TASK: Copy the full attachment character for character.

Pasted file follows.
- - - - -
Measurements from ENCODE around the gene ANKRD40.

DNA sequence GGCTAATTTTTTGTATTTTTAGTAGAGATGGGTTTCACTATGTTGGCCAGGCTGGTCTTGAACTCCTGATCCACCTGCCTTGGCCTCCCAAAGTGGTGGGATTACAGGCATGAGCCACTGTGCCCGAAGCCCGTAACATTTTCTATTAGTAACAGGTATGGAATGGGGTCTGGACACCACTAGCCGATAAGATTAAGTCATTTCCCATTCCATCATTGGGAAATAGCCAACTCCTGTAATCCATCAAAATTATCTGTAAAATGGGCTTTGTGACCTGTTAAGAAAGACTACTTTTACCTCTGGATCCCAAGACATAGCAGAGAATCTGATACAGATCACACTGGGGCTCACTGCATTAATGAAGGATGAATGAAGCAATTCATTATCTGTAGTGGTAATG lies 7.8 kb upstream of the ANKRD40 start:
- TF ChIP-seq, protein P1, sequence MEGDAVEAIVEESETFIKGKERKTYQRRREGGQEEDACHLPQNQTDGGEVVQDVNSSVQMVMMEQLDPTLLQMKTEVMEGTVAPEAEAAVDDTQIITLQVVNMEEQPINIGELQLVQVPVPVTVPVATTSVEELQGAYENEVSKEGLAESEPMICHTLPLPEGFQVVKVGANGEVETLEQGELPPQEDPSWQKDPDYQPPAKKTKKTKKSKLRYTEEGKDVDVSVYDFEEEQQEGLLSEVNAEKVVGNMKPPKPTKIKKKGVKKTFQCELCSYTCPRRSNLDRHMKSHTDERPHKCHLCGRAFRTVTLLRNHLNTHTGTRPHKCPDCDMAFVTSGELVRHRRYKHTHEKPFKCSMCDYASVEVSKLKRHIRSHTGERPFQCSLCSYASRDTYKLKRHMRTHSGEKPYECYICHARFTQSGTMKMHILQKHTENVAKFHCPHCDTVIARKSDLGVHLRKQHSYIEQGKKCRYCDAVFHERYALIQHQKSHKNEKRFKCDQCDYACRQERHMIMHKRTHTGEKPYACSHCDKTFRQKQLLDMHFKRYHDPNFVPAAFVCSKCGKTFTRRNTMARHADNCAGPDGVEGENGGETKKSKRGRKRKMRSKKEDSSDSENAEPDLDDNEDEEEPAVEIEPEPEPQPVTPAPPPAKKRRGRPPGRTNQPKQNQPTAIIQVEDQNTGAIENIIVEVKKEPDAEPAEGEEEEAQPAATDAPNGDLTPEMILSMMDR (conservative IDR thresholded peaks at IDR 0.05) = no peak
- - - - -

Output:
Measurements from ENCODE around the gene ANKRD40.

DNA sequence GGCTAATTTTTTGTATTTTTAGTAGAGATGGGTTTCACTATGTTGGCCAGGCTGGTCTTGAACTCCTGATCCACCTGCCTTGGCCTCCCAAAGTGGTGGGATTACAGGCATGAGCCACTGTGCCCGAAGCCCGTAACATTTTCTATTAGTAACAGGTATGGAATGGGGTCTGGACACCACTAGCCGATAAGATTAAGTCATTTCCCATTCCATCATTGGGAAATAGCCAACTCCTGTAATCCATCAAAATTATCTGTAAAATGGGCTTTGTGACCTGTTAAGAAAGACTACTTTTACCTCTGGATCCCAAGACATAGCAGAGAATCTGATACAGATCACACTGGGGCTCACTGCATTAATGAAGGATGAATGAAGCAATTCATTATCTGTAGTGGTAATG lies 7.8 kb upstream of the ANKRD40 start:
- TF ChIP-seq, protein P1, sequence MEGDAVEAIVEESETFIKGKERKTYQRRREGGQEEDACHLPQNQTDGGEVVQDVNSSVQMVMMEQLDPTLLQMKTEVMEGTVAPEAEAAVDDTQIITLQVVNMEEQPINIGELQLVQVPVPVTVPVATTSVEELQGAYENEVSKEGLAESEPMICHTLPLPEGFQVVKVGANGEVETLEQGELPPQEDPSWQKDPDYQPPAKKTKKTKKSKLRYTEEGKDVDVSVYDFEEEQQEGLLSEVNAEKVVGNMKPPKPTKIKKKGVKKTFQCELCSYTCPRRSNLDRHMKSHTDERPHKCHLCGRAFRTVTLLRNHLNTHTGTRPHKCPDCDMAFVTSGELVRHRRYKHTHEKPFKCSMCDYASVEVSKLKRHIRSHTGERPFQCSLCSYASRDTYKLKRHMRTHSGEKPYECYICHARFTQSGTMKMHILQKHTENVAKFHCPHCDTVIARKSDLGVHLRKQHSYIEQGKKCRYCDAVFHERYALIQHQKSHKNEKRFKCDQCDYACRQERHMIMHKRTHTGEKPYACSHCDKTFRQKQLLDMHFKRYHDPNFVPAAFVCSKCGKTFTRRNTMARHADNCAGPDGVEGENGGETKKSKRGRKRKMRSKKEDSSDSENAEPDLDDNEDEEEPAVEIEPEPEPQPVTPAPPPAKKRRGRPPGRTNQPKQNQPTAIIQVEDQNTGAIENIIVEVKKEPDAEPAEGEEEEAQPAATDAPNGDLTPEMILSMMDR (conservative IDR thresholded peaks at IDR 0.05) = no peak